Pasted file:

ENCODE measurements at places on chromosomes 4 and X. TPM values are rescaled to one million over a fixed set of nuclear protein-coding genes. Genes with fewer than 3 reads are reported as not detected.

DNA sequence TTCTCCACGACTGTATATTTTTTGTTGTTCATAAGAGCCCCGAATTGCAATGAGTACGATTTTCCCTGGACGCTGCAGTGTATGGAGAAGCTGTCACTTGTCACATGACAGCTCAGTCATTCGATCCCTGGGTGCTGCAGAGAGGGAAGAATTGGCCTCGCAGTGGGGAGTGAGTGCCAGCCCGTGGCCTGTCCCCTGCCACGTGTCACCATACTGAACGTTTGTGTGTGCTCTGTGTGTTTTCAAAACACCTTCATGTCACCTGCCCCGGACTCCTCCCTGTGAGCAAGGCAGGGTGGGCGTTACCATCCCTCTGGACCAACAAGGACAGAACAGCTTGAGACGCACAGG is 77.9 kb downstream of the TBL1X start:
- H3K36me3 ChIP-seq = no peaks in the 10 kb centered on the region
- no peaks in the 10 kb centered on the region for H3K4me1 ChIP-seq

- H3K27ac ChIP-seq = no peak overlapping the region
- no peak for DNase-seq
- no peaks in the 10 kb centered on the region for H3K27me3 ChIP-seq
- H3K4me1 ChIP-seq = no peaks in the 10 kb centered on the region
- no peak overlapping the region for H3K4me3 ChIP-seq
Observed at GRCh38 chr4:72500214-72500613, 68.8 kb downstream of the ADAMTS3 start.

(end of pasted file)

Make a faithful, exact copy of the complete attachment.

ENCODE measurements at places on chromosomes 4 and X. TPM values are rescaled to one million over a fixed set of nuclear protein-coding genes. Genes with fewer than 3 reads are reported as not detected.

DNA sequence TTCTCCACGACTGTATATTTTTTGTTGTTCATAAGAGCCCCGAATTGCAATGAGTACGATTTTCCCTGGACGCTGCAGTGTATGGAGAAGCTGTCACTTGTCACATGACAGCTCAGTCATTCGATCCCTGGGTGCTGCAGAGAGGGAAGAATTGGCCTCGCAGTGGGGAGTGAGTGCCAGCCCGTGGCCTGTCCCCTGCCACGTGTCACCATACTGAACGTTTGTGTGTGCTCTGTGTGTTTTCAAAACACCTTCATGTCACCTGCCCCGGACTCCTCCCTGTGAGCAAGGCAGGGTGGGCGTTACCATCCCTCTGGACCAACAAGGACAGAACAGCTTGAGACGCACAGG is 77.9 kb downstream of the TBL1X start:
- H3K36me3 ChIP-seq = no peaks in the 10 kb centered on the region
- no peaks in the 10 kb centered on the region for H3K4me1 ChIP-seq

- H3K27ac ChIP-seq = no peak overlapping the region
- no peak for DNase-seq
- no peaks in the 10 kb centered on the region for H3K27me3 ChIP-seq
- H3K4me1 ChIP-seq = no peaks in the 10 kb centered on the region
- no peak overlapping the region for H3K4me3 ChIP-seq
Observed at GRCh38 chr4:72500214-72500613, 68.8 kb downstream of the ADAMTS3 start.